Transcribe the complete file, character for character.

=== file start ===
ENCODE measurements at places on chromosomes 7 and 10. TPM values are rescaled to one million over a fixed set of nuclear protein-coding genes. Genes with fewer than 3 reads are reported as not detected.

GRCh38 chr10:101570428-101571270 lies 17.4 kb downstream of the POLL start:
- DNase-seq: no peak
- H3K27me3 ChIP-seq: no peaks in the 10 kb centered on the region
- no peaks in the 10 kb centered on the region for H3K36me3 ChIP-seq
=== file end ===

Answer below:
ENCODE measurements at places on chromosomes 7 and 10. TPM values are rescaled to one million over a fixed set of nuclear protein-coding genes. Genes with fewer than 3 reads are reported as not detected.

GRCh38 chr10:101570428-101571270 lies 17.4 kb downstream of the POLL start:
- DNase-seq: no peak
- H3K27me3 ChIP-seq: no peaks in the 10 kb centered on the region
- no peaks in the 10 kb centered on the region for H3K36me3 ChIP-seq